Anti-market activist groups won two significant victories in December and January as first the Bush Forest Service, and then a federal district judge, placed new restrictions on timber recovery in the American West.
Forest Service endorses Clinton plan
Mark Rey, undersecretary of agriculture, announced on December 27 that the Bush administration would support former President Bill Clinton’s plan to significantly restrict logging, cattle grazing, and recreational use in over 11 million acres of national forests in the Sierra Nevada Mountains.
Clinton issued the plan during his final week in office, along with numerous other controversial environmental measures. The plan prohibits logging of most trees larger than 20 inches in diameter throughout the 11 million acres. As a result, logging in the region, stretching from southern California northward for over 500 miles toward the Oregon border, will be limited to merely 10 percent of what was allowed in the Reagan and Bush administrations.
Forest Service chief Dale Bosworth had announced on November 16 that the Bush administration would endorse the Clinton plan virtually wholesale. Rey’s December 27 announcement affirmed Bosworth’s initial determination.
Bosworth added a caveat, saying “I am instructing the Regional Forester to re-evaluate the decision for possibilities of more flexibility” in fine-tuning the policy to help prevent forest fires. “I believe opportunities exist for refining the decision. Decades of fire suppression have often produced overcrowded vegetation in our forests, weakening trees and rendering them more fire prone and more susceptible to pests, diseases, and displacement by invasive species.”
Pacific Southwest Regional Forester Jack Blackwell responded with a statement that the plan would be under “broad review” during the next 12 months. Forest Service spokesperson Matt Mathes assured that Blackwell is “a fair-minded listener open to working with all interest groups.”
Anti-market activist groups allege the new restrictions are necessary to protect a variety of endangered species. While expressing some concern that fire-suppression adjustments may soften the effects of the prohibitions, most such groups welcomed the decision.
“Today the sun is shining on California’s Range of Light,” said Jay Watson, regional director of the Wilderness Society.
Recreationists, loggers, and market-friendly environmentalists, however, were disappointed in the decision.
Bob Roberts, director of the California Snow ski resorts, observed that ski resorts will not be able to add new lifts if they cannot remove trees larger than 20 inches in diameter.
“Recreation has been a casualty of the process,” asserted Roberts.
Dan Amador, spokesperson for the Blue Ribbon Coalition of off-road vehicle users, agreed. “It’s no secret that this process was hijacked by operatives in the Clinton administration,” said Amador.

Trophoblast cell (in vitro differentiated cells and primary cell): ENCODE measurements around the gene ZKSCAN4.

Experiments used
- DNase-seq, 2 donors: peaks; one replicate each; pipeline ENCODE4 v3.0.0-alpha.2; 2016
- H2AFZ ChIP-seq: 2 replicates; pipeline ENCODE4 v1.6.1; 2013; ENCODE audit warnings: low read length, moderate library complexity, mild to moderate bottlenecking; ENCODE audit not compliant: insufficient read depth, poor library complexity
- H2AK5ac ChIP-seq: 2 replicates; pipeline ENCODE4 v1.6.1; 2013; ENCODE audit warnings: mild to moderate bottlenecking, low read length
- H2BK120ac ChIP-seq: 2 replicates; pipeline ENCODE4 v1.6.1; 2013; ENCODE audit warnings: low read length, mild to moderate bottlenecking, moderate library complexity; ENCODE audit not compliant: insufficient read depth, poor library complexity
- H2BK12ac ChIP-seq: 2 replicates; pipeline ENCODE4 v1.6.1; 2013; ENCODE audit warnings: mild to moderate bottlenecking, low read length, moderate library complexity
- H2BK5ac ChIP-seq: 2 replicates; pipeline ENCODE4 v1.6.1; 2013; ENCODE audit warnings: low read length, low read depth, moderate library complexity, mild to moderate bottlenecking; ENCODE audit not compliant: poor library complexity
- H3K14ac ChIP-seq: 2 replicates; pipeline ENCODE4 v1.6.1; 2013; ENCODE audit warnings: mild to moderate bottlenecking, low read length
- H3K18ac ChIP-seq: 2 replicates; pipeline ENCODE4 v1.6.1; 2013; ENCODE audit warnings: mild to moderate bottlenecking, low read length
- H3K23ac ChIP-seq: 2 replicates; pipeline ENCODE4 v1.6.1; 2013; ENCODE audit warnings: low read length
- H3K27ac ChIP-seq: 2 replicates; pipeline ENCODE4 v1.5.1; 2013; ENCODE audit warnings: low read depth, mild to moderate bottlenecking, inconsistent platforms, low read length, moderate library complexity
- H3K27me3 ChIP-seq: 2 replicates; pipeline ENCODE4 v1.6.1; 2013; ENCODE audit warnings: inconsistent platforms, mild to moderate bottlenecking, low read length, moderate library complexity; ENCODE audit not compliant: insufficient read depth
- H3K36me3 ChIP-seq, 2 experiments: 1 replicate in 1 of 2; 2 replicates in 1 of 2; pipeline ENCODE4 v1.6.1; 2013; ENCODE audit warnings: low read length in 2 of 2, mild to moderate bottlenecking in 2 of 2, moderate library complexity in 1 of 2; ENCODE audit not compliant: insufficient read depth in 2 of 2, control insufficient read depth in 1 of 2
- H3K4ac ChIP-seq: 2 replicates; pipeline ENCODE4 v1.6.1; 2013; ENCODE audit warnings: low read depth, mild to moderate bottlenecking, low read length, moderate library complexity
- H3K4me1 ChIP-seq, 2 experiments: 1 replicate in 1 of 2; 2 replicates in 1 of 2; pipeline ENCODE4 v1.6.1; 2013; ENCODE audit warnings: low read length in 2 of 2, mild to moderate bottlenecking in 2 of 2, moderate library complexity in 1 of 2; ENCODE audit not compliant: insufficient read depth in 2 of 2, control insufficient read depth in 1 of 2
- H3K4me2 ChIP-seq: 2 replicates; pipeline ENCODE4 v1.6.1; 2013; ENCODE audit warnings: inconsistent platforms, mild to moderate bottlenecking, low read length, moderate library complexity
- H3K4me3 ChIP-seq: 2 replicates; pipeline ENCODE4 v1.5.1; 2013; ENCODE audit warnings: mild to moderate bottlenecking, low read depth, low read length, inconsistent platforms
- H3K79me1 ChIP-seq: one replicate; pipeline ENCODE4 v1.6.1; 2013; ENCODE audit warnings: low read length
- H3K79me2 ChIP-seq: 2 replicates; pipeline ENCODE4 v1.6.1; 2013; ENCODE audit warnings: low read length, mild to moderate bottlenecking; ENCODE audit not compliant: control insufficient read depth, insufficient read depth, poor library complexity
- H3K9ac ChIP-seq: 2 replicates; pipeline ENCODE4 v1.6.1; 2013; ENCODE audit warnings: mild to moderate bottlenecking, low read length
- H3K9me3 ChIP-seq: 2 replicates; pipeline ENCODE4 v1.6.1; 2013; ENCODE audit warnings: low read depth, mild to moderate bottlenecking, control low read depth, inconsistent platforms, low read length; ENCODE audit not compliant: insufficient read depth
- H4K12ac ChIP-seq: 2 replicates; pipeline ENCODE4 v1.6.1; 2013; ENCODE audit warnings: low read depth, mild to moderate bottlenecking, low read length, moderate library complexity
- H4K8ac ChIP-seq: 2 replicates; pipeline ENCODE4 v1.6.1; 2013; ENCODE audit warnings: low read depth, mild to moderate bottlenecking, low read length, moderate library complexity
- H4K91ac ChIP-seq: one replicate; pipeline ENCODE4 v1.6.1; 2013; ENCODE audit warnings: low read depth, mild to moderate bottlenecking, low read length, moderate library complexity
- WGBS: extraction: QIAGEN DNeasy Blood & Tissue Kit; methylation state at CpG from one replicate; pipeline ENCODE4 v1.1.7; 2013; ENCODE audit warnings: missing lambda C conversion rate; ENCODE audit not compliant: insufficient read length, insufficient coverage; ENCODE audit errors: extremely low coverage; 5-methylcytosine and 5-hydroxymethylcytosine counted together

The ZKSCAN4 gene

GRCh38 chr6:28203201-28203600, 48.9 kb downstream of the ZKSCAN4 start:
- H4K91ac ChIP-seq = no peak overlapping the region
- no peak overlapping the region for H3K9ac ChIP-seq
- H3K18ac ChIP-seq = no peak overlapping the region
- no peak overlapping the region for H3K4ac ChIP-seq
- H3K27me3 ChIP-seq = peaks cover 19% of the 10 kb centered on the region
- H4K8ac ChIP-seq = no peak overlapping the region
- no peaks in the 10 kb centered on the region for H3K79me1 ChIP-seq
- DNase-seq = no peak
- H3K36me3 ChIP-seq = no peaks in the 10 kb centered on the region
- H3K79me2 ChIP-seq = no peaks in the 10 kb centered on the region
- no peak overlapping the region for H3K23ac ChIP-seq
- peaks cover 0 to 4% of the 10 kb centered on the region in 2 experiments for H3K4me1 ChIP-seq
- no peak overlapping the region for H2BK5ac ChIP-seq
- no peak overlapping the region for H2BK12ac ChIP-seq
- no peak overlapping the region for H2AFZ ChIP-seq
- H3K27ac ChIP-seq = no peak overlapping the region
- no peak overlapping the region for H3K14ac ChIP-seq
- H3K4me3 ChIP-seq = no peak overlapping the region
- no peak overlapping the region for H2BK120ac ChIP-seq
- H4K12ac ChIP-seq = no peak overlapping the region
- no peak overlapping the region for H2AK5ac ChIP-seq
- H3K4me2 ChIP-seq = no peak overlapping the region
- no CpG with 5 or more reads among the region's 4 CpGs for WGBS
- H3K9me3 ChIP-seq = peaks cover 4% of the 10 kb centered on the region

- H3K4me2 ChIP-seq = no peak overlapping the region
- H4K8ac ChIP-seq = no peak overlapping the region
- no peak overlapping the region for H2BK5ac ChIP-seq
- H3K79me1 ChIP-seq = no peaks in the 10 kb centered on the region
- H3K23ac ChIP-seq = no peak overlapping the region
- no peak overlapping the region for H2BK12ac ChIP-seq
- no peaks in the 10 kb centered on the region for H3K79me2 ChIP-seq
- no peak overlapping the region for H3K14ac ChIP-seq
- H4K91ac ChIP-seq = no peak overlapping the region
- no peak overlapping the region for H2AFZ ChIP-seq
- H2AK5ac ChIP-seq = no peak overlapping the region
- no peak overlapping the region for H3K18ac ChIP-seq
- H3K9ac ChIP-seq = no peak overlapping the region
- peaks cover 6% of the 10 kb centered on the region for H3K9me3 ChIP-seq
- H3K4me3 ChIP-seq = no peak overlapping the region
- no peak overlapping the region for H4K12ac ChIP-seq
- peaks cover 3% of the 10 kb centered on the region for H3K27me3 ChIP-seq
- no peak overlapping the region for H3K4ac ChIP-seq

California Forestry Association President David Bischel noted that the more stringent logging restrictions will merely exacerbate already-dangerous forest fire conditions. Dense forest growth has been a primary cause of catastrophic forest fires in recent years.
Bischel called the Forest Service’s ruling “the worst decision they could have made,” one that will “add to the risk of catastrophic wildfire.”
As Bosworth himself conceded, “The scope of our forest health problem today is enormous. Decades of fire suppression have often produced overcrowded vegetation, weakening trees and rendering them more fire prone and more susceptible to pests [and] diseases.”
Representative Wally Herger (R-California) was especially concerned that Washington officials drafted a plan opposed by most of his northern California constituents, who will be directly affected by the plan.
“I was very surprised and disappointed,” said Herger. “This shows just how far the radical environmentalists have infiltrated public policy in America.”
Rose Comstock-Correira, executive director of the Northern Sierra Natural Resources Coalition, expressed regret that the plan ignored the realities of the California economy.
“This is no time to make decisions that cut through the heart of rural livelihoods and create barriers to removing excessive fuels resulting in further harming the environment and families,” said Comstock-Correira.
“The Framework decision readily admits the effects will increase child poverty by 50 percent in communities most affected,” she continued, “because parents who work in the timber and agriculture industries will experience the most job losses and [losses in] income. Any federal agency making decisions intentionally placing 50 percent of our community’s children in poverty is indescribable but clearly no less than a death sentence to local economies and the surrounding forests.”